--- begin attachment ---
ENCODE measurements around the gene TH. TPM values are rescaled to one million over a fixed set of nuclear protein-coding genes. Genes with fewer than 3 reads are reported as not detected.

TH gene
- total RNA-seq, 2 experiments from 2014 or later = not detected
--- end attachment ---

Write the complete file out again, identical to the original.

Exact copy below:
ENCODE measurements around the gene TH. TPM values are rescaled to one million over a fixed set of nuclear protein-coding genes. Genes with fewer than 3 reads are reported as not detected.

TH gene
- total RNA-seq, 2 experiments from 2014 or later = not detected